Fat Books & Thin Women


Review: Emma Donoghue’s Room
June 21, 2011, 2:08 pm
Filed under: Book Reviews, Literary Fiction | Tags: , , , , , ,

Emma Donoghue’s Room is interesting for the way it tackles, as Jennifer over at Soy Chai Bookshelf writes, a topical subject, and for the ways in which it avoids fully addressing that subject. Donoghue’s novel is about the captivity of a mother and her son, Jack, who has no concept of a world beyond the confines of the converted garden shed he lives in. By telling the story from Jack’s point of view Donoghue mostly manages to avoid addressing their captivity head-on; as the Reading Ape wrote in his post summing up the 2011 Tournament of Books, Room avoids “the full force of adult consciousness” by presenting itself in the voice of a five-year-old.

Had Donoghue opted to tell the story from the mother’s point of view, though, it wouldn’t be a better book, simply a different one. Many of the horrors of the living situation explored here are amplified by Jack’s inability to view them as problems. To Jack, the room he lives in with his mother is the whole world, a place in which everything has a name (Bed, Skylight), in which anything can be a toy (eggs are threaded together and turned into a snake), and in which everything is clear and in its proper place. The joy Jack takes in things like preparing lunch is evident, but through those things Jack treats so matter-of-factly Donoghue is able to suggest the horrors of his mother’s life:

It’s 12:13, so it can be lunch. My favorite bit of the prayer is the daily bread. I’m the boss of play but Ma’s the boss of meals, like she doesn’t let us have cereal for breakfast and lunch and dinner in case we’d get sick and anyway that would use it up too fast. When I was zero and one, Ma used to chop and chew up my food for me, but then I got all my twenty teeth and I can gnash up anything. This lunch is tuna on crackers, my job is to roll back the lid of the can because Ma’s wrist can’t manage it.

We don’t know what happened to his mother’s wrist, what is wrong with it, but that Jack mentions it – that is enough to send the reader’s mind spinning off the possibilities suggested by that last sentence of the passage. Donoghue gestures at a worldview Jack’s mother has created, one centered on some Christian belief system, with the “daily bread.” She also suggests in other ways what sort of world Jack’s mother has made for him: the scheduling, the assignment of jobs, to keep their lives moving forward as much as is possible. What she does, in some sense, is to leave the mother’s thoughts vague enough that the reader is placed in the position of giving her character more life, of trying to imagine more fully how and why Jack’s mother creates the world that she does for him.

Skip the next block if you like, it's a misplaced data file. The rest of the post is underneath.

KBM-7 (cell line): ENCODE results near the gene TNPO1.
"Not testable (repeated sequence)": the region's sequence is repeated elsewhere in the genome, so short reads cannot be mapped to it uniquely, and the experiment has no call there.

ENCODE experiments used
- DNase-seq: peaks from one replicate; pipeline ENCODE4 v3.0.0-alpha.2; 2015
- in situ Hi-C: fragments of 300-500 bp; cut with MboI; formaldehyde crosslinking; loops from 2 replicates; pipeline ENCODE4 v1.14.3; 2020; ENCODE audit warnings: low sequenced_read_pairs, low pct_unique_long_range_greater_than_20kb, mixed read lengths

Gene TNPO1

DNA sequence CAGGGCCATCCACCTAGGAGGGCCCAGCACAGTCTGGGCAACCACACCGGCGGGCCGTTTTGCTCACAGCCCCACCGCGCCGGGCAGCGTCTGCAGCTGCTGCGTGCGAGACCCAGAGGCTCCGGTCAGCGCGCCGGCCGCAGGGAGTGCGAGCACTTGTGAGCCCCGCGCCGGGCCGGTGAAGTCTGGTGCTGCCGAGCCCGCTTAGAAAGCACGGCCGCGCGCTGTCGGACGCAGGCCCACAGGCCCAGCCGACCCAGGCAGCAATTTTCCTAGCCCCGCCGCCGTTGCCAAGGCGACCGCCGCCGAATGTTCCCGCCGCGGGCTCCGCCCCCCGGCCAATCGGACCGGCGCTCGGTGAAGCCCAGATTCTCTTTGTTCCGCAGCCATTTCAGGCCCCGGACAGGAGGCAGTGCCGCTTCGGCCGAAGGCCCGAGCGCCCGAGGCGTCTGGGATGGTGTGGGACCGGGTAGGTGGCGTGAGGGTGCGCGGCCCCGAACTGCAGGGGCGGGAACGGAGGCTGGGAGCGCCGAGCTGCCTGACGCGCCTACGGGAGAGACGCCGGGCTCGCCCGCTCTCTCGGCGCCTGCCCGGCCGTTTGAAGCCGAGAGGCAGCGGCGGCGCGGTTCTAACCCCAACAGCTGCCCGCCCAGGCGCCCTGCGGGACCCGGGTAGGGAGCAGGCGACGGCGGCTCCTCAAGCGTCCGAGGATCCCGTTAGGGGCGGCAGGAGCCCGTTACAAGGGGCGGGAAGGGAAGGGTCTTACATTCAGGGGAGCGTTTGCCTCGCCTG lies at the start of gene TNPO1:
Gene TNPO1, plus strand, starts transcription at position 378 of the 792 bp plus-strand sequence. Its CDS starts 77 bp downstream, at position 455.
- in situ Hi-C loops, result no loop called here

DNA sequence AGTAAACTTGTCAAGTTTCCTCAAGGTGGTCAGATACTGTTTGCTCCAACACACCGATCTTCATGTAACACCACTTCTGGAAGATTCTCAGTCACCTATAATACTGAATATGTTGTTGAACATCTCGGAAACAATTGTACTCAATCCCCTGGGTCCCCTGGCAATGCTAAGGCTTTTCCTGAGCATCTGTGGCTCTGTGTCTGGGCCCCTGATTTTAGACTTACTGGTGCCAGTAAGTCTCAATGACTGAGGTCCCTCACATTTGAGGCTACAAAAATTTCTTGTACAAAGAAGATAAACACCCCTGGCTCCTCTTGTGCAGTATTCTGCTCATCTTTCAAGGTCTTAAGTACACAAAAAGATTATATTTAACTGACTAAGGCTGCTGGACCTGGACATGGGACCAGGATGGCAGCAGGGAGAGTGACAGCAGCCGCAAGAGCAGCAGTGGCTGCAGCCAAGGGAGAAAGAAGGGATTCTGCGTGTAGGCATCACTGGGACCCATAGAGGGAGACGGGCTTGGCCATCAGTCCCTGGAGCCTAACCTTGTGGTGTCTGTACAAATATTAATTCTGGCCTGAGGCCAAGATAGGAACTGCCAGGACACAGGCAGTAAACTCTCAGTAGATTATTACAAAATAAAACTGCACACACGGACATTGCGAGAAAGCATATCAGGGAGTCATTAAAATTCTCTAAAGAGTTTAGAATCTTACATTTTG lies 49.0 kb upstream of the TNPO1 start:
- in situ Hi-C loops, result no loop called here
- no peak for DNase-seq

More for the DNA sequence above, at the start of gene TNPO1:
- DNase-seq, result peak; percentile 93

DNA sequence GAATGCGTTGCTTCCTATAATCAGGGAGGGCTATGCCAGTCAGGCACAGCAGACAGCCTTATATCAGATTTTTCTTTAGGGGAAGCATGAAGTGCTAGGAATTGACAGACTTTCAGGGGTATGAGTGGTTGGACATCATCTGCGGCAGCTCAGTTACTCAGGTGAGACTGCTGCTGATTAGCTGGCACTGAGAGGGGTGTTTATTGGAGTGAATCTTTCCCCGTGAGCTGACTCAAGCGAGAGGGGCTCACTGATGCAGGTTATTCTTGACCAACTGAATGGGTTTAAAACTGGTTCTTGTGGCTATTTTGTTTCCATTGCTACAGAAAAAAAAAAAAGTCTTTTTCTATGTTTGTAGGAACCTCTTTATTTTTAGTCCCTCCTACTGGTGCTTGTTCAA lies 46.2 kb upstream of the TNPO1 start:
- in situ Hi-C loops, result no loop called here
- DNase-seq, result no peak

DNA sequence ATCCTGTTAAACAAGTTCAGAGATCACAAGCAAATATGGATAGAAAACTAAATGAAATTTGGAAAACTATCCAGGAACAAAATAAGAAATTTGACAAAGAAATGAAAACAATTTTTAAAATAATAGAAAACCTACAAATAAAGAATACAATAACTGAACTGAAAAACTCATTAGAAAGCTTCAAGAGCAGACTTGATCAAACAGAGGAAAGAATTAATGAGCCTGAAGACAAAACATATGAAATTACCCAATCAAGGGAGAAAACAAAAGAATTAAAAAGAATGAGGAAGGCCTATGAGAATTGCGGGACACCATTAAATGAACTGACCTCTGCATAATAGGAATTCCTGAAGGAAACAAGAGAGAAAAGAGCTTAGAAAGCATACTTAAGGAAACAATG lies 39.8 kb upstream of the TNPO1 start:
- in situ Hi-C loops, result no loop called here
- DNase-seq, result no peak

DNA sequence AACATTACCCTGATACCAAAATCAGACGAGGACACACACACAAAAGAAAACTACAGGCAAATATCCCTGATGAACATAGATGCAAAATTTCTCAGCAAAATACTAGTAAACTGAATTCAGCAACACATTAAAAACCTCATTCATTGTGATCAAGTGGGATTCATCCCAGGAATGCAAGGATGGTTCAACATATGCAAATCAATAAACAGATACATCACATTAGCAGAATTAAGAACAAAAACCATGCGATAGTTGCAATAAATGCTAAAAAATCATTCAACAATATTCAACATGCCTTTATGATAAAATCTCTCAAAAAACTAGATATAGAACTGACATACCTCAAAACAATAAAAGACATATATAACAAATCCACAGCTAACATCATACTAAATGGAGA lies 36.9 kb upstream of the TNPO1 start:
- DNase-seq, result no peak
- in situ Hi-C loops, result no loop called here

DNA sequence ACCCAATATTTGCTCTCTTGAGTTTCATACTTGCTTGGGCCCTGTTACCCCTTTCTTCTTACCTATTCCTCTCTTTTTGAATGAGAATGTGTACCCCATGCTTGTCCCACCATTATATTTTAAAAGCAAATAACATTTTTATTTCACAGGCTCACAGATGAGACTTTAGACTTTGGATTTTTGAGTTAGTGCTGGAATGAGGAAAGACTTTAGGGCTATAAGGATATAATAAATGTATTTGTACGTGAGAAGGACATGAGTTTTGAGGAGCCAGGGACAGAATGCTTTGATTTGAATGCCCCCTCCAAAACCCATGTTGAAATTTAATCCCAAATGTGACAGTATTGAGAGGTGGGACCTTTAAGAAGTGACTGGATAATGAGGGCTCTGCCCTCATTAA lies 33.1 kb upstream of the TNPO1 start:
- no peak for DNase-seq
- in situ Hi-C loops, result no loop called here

“Old Nick,” their captor, makes brief appearances in the novel, but he is more present as someone Jack’s mother doesn’t talk about “in case he gets realer.” What Donoghue does so well in this novel is to show, via the scattershot memories and observations of a five-year-old, what makes up the people around him. When Jack’s mother makes a request for some change to their accommodations Old Nick responds, “Aboveground, natural light, central air, it’s a cut above some places, I can tell you.” And, my God – the suggestion here, that he views himself as somehow reducing the horror of their circumstances, of giving them a comfortable and protected existence rather than the non-lives the mother and son live out in a 10-by-10 garden shed, makes for one of the novel’s most chilling moments. It’s not about the specifics of their room – that they have a skylight, for instance – so much as it is that Jack has hit his fifth year with no understanding of a larger world, with no idea that there are things outside of their room and those things don’t exist “in TV” but in the real world.

Donoghue sets Jack and his mother free, as she must to give this novel any arc, and again: to see this through Jack’s eyes does more to encourage the reader to explore the ways he and his mother have been formed than seeing it through his mother’s eyes would. This isn’t to say that The Reading Ape’s point about the ways Donoghue avoids addressing the “big questions” here isn’t valid, but rather to say that the novel wouldn’t gain anything if Donoghue had told this story from an adult’s perspective. In the second half of the novel she gestures at the mother’s point of view, as when Jack watches her give an interview to an Oprah figure. These passages, though, feel almost forced for the ways Donoghue shows, too explicitly, what the mother feels and thinks. The horrors of that room may be quieter when they’re told through Jack’s voice, but they’re more affecting. It’s Jack’s reluctance to leave Room and enter the “outerspace” that is the world that shows what the room has done to them, not his mother’s facing up to the questions about their captivity and Jack’s development that she must, once they escape.